Miniature teapot Coalport Coalbrookdale
H 9.2 cm W 11 cm
The Coalport porcelain factory of England was founded by John Rose in 1795. Since the factory was located in Coalbrookdale, the porcelain produced was sometimes called that way. They used a glazed bone china that was of very good quality by the 1820s. In 1828 John was succeeded by John Rose II who mainly copied Sèvres but also the style of Chelsea and Derby. The markings were also copied, sometimes even those of Meissen. By 1830 Coalport was one of the leading firms in England. The “Willow pattern” and transfer printing was widely used.
This very charming and beautiful miniature teapot with lid made in neo-rococo style is dated to the 1st half of the 19th century and was made in England by the Coalport of Coalbrookdale manufactory. Around 1800 these were the market leader in bone China porcelain. The bone China pot stands on four legs, has a round body and an undulating rim. It is made of bone china, a type of soft porcelain in which bone ash was processed. It is characterized by its very white hue. The spout is S-shaped and the handle ear-shaped with thumb rests. Elaborately decorated with embossed hand-painted polychrome flowers, acanthus leaves, and gilded painted butterflies. The green-turquoise color is striking and rarely seen. Rich gilding everywhere, especially at the top of the jar. The lid also has a clear rococo shape with a circular handle and on the inside we see (difficult) a very light blue underglaze mark of crossed swords after those of Meissen. However, this is not a Meissen object but from the English company Coolbrookdale manufacturer, which sometimes used an analogous mark (mis). This is a rare mark of the company and is therefore sought after. The teapot must be dated around 1820-30.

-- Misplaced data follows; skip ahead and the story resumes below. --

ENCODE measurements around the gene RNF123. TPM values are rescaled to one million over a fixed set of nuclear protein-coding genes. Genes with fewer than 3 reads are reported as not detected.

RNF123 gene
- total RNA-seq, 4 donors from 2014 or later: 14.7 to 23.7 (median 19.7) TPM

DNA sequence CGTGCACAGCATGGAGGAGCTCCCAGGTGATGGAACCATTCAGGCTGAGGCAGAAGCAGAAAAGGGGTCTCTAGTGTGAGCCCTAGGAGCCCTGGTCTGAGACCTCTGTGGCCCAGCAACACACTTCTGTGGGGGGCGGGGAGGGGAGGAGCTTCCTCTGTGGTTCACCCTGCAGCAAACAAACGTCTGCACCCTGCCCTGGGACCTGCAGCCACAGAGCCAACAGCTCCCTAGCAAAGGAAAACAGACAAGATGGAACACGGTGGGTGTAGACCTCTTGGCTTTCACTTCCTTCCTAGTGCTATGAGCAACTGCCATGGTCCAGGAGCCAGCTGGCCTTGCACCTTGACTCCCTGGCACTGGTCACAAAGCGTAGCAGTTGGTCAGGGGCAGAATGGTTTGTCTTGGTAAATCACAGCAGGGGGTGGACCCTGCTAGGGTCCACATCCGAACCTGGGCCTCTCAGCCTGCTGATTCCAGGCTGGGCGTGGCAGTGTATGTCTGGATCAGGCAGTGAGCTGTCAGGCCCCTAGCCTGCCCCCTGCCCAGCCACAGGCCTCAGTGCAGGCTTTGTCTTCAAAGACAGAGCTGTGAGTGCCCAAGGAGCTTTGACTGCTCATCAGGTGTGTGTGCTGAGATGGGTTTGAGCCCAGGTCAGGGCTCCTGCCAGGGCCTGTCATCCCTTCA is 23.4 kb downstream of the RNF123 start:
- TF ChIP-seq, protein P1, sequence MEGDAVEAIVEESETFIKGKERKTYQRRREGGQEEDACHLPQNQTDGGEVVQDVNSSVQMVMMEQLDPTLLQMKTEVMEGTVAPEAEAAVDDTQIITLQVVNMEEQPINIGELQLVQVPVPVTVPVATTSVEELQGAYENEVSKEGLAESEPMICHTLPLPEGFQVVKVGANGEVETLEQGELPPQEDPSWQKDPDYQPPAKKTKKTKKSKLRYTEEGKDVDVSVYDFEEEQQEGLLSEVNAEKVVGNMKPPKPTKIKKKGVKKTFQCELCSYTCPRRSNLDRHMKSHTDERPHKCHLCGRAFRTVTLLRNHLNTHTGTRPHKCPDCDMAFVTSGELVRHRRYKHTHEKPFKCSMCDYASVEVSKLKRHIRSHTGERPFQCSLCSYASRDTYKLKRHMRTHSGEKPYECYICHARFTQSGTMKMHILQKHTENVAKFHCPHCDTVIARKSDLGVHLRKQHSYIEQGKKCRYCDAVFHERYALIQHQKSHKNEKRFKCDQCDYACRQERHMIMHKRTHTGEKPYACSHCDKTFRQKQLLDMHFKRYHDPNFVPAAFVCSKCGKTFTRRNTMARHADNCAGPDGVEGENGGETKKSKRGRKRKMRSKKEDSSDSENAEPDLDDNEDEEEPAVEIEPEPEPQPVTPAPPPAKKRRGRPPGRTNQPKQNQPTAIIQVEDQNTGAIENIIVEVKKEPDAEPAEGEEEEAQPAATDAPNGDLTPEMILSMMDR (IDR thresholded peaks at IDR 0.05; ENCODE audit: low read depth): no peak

Condition: small shard of the lid, several petals are broken. Very nice gadget.